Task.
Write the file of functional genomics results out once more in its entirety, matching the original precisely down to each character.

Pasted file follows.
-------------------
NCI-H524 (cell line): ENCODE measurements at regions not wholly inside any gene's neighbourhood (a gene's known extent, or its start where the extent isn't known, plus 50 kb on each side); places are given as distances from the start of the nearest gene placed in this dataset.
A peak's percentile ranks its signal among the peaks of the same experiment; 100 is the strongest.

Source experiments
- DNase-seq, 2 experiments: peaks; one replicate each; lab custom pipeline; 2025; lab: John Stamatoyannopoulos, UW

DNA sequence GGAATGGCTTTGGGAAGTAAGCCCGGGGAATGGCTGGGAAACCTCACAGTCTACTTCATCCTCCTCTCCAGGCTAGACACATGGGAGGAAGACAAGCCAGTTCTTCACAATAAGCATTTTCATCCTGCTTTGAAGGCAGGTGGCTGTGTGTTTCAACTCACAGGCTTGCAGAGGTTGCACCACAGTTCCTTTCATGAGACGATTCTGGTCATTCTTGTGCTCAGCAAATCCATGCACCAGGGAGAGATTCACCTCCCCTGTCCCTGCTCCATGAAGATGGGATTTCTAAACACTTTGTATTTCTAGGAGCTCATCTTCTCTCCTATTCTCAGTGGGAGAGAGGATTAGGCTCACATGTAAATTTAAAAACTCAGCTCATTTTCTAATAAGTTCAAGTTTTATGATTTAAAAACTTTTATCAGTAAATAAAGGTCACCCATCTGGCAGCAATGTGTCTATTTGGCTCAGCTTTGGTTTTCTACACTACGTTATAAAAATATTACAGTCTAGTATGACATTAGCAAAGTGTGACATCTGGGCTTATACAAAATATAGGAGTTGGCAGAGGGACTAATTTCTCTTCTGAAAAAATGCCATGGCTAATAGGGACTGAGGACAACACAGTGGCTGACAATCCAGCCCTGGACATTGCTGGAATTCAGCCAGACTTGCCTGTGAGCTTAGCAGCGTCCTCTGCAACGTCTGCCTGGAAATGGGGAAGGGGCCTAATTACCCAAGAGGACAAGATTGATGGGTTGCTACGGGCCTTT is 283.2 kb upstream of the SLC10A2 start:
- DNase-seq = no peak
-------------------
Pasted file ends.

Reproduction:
NCI-H524 (cell line): ENCODE measurements at regions not wholly inside any gene's neighbourhood (a gene's known extent, or its start where the extent isn't known, plus 50 kb on each side); places are given as distances from the start of the nearest gene placed in this dataset.
A peak's percentile ranks its signal among the peaks of the same experiment; 100 is the strongest.

Source experiments
- DNase-seq, 2 experiments: peaks; one replicate each; lab custom pipeline; 2025; lab: John Stamatoyannopoulos, UW

DNA sequence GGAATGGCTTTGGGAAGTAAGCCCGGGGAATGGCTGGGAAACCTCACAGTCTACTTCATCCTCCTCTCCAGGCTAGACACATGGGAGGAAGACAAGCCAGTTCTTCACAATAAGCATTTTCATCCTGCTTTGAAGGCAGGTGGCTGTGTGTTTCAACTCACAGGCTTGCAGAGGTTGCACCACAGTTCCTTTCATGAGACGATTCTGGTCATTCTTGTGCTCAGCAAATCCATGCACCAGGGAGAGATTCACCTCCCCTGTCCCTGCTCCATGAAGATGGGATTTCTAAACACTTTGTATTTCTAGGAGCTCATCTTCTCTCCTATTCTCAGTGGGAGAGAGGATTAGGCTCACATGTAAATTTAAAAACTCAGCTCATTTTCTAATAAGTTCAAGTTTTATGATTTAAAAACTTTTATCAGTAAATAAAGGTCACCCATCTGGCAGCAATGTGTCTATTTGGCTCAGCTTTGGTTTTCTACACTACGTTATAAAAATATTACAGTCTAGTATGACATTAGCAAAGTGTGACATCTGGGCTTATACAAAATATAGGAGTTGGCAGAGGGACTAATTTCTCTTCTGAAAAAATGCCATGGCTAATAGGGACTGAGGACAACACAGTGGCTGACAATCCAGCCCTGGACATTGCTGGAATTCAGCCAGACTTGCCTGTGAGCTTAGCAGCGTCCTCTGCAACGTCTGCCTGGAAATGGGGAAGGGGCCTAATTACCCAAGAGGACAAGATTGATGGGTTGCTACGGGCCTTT is 283.2 kb upstream of the SLC10A2 start:
- DNase-seq = no peak